Ethiopian Airlines CemAir SAA
LONDON, UNITED KINGDOM - 2020/01/19: Ethiopian Airlines Airbus 350-900 taking off from London Heathrow airport. (Photo by Fabrizio Gandolfo/SOPA Images/LightRocket via Getty Images)
  • Ethiopian Airlines, which is Africa’s largest airline by fleet size and destinations served, has partnered with CemAir.
  • The interline agreement allows both CemAir and Ethiopian passengers to travel on a single ticket, thereby avoiding having to check-in more than once.
  • Ethiopian offered to assist South Africa’s embattled flag carrier, but SAA has been unable to minimise its debt and deal with ongoing labour issues.
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Africa’s largest airline, Ethiopian, has announced a partnership with regional operators, CemAir, in the form of an interline agreement. This alliance connects smaller South African destinations to airports across five continents through single ticket travel which mitigates multiple check-ins and baggage collection.  

Amid the global downturn in aviation brought about by the Covid-19 pandemic, Ethiopian Airlines continues to consistently service South Africa while other operators cancel flights due to regional restrictions. With almost 130 passenger aircraft flying to more than 100 international destinations, connecting flights to Bole International Airport in Addis Ababa is still the strongest link between Africa and the world.

This is especially true for Ethiopian’s South African flightpath, which, even during the height of the pandemic’s second wave, offers daily flights between Johannesburg’s O.R. Tambo International and Addis Ababa. Connecting flights to Europe and the Middle East come at a time when major airlines servicing these regions, namely British Airways and Emirates, respectively, have suspended flights due to heightened travel restrictions.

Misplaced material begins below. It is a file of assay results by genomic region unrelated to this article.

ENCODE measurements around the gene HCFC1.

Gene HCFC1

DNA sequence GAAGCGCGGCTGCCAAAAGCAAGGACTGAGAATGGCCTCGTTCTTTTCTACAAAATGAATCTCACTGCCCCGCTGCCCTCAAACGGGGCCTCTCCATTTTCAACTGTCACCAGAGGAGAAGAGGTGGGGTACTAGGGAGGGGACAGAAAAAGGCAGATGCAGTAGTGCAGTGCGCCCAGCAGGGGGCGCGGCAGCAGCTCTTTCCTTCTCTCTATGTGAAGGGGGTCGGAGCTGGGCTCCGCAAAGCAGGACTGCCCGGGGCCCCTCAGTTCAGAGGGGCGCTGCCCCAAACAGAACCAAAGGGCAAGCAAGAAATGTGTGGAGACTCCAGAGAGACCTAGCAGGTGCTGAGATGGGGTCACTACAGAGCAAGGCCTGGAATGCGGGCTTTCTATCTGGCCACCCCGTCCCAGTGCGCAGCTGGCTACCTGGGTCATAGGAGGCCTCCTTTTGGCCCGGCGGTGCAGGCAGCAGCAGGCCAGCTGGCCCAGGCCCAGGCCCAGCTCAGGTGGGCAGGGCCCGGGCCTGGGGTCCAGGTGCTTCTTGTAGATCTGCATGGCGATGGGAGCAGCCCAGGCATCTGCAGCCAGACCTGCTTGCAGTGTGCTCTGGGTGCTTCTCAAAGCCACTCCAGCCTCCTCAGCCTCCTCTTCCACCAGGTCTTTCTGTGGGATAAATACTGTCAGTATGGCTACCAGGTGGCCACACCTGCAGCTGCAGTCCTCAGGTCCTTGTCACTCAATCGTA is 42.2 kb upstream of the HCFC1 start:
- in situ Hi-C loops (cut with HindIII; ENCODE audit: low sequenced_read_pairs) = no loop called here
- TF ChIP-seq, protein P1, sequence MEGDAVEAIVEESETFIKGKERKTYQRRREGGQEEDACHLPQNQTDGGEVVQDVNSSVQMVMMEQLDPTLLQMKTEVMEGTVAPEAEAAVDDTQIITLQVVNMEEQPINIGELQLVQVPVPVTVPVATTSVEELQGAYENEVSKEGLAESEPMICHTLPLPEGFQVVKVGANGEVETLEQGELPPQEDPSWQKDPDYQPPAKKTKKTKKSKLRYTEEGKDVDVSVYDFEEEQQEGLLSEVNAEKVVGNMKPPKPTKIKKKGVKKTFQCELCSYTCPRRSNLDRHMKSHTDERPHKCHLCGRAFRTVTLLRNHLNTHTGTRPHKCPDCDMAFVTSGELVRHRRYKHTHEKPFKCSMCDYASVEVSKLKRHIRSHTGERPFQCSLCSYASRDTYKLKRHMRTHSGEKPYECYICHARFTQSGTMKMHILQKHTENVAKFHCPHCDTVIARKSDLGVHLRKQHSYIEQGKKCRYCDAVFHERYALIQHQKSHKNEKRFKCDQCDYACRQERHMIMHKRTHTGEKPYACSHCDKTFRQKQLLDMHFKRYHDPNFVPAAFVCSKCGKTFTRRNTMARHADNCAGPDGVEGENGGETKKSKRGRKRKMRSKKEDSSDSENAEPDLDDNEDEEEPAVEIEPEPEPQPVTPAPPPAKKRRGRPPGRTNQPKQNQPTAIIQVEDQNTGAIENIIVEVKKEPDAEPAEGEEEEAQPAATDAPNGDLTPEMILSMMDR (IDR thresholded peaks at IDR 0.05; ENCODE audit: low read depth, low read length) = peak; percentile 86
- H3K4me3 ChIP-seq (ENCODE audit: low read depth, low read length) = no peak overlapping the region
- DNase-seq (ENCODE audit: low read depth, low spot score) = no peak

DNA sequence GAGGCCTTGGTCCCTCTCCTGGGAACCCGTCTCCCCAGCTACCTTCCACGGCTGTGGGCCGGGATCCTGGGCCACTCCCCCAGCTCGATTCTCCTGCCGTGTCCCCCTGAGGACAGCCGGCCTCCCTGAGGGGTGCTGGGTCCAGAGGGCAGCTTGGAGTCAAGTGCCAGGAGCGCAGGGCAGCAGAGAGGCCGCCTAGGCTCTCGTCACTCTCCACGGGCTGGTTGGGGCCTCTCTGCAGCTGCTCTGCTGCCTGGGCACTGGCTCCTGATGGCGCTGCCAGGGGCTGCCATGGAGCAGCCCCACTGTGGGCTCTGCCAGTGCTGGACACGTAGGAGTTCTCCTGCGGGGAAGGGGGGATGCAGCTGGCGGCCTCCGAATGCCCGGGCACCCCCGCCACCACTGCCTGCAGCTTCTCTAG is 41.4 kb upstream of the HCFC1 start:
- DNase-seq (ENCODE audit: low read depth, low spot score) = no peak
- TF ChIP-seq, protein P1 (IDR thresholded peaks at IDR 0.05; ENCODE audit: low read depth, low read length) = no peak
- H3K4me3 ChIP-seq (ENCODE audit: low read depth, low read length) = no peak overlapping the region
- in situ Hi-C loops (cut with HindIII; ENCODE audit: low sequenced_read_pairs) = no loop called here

The partnership with CemAir, which services regional airports along the Garden Route and KwaZulu-Natal coast, offers greater ease of access to those travelling to or from South Africa. The interline agreement allows passengers booking with Ethiopian Airlines to travel through South Africa’s regional airports without needing to check-in again when connecting at larger hubs.

Previously, CemAir passengers would need to book two tickets when wanting to connect with Ethiopian Airline’s international itinerary. Similarly, international passengers entering South Africa via Ethiopian Airlines would also need to book two tickets if aiming to reach smaller regional destinations.

“Ethiopian is a strong partner and with the significant changes in the South African airline industry we look forward to working closely with them as we expand our network both domestically and beyond,” said CemAir CEO Miles van der Molen.

One of these major changes in the local airline industry, in addition to the challenges brought about by Covid-19, is the precarious position of South Africa’s flag carrier. South African Airways (SAA), which has been grounded for almost a year after being forced into business rescue in 2019, is unlikely to recover from a series of fierce financial and operational woes.

And while the business rescue plan has been adopted, SAA may still face liquidation should the administrators be unable to find equity partners, beyond government’s exorbitant and controversial bailout policy.

In October 2020, Ethiopian Airlines’ Chief Executive Officer Tewolde Gebremariam said that he was involved in discussions around partnering with SAA. The proposed venture involved Ethiopian Airlines providing planes, pilots, and maintenance to SAA through a deal with the South African government.

African Aviation Services (AAS) Chief Executive Nick Fadugba labelled Ethiopian Airlines as SAA’s “preferred strategic equity partner”.

SAA’s debilitating debt of R10 billion and ongoing labour issues are, however, elements of the venture which Gebremariam has not been willing to entertain. The Ethiopian boss has noted his willingness to return to the table if the South African government can solve these two thorny issues.

Until then, and amid the ongoing global pandemic, Ethiopian Airlines continues to strike codeshare and interline agreements with other operational outfits, while SAA’s future hangs in the balance.

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